The functional relationship between transglutaminase 2 and transforming growth factor β1 in the regulation of angiogenesis and endothelial-mesenchymal transition

Wang, Zhuo, Perez, Mileidys, Lee, Eun-Seo, Kojima, Soichi and Griffin, Martin (2017). The functional relationship between transglutaminase 2 and transforming growth factor β1 in the regulation of angiogenesis and endothelial-mesenchymal transition. Cell Death and Disease, 8 (9),

Abstract

The importance of transglutaminase 2 (TG2) in angiogenesis has been highlighted in recent studies, but other roles of this multi-functional enzyme in endothelial cell (EC) function still remains to be fully elucidated. We previously showed that the extracellular TG2 is involved in maintaining tubule formation in ECs by a mechanism involving matrix-bound vascular endothelial growth factor (VEGF) signalling. Here, by using the ECs and fibroblast co-culture and ECs 3D culture models, we demonstrate a further role for TG2 in both endothelial tubule formation and in tubule loss, which involves its role in the regulation of transforming growth factor β1 (TGFβ1) and Smad signalling. We demonstrate that inhibition of tubule formation by TG2 inhibitors can be restored by add-back of exogenous TGFβ1 at pg/ml levels and show that TG2 -/- mouse ECs are unable to form tubules in 3D culture and display negligible Smad signalling compared to wild-type cells. Loss of tubule formation in the TG2 -/- ECs can be reconstituted by transduction with TG2. We demonstrate that extracellular TG2 also has an important role in TGFβ1-induced transition of ECs into myofibroblast-like cells (endothelial-mesenchymal transition), resulting in loss of EC tubules and tubule formation. Our data also indicate that TG2 may have a role in regulating TGFβ signalling through entrapment of active TGFβ1 into the extracellular matrix. In conclusion, our work demonstrates that TG2 has multi-functional roles in ECs where its ability to fine-tune of TGFβ1 signalling means it can be involved in both endothelial tubule formation and tubule rarefaction.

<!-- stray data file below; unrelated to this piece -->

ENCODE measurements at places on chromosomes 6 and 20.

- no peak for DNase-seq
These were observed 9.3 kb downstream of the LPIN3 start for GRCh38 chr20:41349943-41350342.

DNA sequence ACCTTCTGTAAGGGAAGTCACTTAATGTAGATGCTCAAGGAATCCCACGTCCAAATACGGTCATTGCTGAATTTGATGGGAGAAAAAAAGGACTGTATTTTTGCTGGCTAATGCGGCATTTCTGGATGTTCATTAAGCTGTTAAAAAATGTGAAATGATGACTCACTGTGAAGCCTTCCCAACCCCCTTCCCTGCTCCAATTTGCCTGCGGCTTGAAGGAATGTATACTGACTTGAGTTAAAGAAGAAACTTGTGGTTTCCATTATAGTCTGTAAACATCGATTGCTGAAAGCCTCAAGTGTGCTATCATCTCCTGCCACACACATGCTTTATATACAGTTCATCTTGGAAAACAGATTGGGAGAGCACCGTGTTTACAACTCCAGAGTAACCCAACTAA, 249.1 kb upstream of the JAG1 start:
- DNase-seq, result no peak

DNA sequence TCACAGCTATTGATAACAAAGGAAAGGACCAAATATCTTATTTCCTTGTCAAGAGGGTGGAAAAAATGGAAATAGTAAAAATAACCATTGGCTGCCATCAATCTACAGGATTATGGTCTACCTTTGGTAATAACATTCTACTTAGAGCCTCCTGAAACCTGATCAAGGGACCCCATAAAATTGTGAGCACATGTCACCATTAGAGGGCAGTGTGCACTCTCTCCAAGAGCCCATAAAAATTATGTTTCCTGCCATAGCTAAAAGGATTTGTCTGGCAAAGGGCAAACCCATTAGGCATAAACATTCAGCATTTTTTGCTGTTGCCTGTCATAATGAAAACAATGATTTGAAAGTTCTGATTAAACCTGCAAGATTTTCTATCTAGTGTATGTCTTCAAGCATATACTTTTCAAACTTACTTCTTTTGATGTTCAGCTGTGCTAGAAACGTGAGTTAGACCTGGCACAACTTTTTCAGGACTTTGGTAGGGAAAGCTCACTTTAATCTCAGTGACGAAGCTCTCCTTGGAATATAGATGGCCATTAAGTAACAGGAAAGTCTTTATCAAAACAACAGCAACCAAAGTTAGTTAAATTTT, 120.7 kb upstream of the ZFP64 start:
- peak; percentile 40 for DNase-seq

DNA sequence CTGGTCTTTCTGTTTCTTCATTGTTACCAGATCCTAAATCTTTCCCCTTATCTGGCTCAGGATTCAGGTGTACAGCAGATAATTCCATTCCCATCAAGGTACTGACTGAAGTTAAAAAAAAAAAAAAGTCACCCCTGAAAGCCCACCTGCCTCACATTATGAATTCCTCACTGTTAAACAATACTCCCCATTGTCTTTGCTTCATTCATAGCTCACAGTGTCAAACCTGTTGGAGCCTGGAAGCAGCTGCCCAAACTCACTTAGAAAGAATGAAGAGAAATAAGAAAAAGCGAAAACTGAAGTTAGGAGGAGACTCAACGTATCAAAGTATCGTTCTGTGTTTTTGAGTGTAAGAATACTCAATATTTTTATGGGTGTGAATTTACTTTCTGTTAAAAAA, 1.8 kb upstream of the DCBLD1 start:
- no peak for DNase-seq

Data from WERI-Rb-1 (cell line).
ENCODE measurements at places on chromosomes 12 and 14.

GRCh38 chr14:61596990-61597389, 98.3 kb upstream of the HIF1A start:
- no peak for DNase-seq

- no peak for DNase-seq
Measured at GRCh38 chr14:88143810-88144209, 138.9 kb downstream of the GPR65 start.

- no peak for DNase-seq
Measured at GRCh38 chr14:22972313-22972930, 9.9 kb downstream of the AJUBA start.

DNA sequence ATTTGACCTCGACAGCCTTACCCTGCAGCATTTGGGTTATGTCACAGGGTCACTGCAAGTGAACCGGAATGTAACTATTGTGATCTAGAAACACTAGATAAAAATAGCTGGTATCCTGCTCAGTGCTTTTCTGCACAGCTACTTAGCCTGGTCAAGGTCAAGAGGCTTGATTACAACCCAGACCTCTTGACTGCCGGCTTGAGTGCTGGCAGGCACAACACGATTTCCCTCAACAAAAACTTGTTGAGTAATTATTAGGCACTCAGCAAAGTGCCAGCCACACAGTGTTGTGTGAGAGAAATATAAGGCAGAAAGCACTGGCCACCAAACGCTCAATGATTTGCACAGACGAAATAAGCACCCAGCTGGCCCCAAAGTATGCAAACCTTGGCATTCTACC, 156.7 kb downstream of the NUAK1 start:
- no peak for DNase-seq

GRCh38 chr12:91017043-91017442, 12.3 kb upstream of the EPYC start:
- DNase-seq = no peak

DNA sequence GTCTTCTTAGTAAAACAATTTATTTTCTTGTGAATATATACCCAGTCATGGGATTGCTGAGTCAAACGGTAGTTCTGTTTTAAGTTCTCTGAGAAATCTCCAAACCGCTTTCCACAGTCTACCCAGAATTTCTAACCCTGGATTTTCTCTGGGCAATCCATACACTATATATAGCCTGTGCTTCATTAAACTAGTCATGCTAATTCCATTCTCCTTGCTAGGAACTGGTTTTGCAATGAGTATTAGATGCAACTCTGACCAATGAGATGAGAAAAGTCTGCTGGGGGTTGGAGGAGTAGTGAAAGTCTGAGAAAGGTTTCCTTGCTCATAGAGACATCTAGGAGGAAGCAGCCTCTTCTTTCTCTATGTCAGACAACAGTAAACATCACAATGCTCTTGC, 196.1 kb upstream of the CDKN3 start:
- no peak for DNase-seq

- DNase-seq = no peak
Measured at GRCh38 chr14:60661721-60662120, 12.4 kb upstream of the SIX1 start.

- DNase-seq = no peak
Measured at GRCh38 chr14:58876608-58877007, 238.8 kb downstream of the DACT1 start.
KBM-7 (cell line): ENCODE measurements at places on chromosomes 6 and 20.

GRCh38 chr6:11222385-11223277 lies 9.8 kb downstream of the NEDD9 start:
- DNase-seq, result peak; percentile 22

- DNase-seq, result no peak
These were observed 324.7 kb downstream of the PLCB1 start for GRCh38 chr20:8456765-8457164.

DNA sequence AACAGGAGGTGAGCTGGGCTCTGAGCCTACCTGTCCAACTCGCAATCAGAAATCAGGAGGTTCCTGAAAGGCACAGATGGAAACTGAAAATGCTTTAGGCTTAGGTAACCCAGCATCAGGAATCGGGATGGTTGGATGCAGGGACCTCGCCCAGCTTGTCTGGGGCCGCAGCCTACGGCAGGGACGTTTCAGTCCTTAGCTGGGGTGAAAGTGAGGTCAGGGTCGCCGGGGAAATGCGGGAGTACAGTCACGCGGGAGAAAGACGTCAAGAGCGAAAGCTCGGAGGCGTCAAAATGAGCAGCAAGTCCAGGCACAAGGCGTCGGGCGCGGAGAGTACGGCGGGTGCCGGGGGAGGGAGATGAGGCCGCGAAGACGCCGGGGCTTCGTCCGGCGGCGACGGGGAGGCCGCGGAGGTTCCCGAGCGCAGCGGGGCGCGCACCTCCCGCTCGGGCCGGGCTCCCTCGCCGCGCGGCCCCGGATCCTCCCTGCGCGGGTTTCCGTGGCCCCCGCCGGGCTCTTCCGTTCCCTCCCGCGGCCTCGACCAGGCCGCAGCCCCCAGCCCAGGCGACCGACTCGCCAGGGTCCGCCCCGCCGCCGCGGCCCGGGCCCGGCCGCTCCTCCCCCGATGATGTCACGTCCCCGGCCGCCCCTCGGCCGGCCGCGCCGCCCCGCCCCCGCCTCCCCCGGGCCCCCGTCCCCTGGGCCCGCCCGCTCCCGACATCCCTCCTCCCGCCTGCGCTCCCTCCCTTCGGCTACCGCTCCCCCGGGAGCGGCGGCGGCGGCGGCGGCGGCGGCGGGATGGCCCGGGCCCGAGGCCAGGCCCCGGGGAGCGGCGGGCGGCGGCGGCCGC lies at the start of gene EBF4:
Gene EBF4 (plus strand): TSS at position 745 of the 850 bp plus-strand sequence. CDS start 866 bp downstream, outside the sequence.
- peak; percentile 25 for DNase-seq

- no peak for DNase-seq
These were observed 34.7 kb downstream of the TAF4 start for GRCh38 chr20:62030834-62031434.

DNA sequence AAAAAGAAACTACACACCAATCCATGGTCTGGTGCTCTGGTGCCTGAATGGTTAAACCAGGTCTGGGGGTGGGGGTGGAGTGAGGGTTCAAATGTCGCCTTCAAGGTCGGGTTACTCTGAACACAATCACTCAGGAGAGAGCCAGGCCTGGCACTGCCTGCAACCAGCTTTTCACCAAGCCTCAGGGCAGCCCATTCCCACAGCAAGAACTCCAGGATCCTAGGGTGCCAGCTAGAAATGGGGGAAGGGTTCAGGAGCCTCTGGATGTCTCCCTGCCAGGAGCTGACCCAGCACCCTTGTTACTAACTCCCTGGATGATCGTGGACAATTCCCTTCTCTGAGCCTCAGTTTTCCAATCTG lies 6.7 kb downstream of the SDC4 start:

Publication DOI: https://doi.org/10.1038/cddis.2017.399
Divisions: Life & Health Sciences > Biosciences
Life & Health Sciences
Life & Health Sciences > Chronic and Communicable Conditions
Life & Health Sciences > Cellular and Molecular Biomedicine
Additional Information: Cell Death and Disease is an open-access journal published by Nature Publishing Group. This work is licensed under a Creative Commons Attribution 4.0 International License. The images or other third party material in this article are included in the article’s Creative Commons license, unless indicated otherwise in the credit line; if the material is not included under the Creative Commons license, users will need to obtain permission from the license holder to reproduce the material. To view a copy of this license, visit http://creativecommons.org/licenses/by/4.0/
Uncontrolled Keywords: Animals,Cell Dedifferentiation/drug effects,Coculture Techniques,Epithelial Cells/cytology,Fibroblasts/cytology,GTP-Binding Proteins/deficiency,Gene Expression Regulation,Genetic Vectors/chemistry,Human Umbilical Vein Endothelial Cells/cytology,Humans,Lentivirus/genetics,Mice,Mice, Knockout,Mink,Neovascularization, Physiologic/genetics,Signal Transduction,Smad Proteins/genetics,Transforming Growth Factor beta1/genetics,Transglutaminases/deficiency,Wound Healing/genetics
Full Text Link:
Related URLs: https://www.nat ... es/cddis2017399 (Publisher URL)
Published Date: 2017-09-07
Authors: Wang, Zhuo
Perez, Mileidys
Lee, Eun-Seo
Kojima, Soichi
Griffin, Martin

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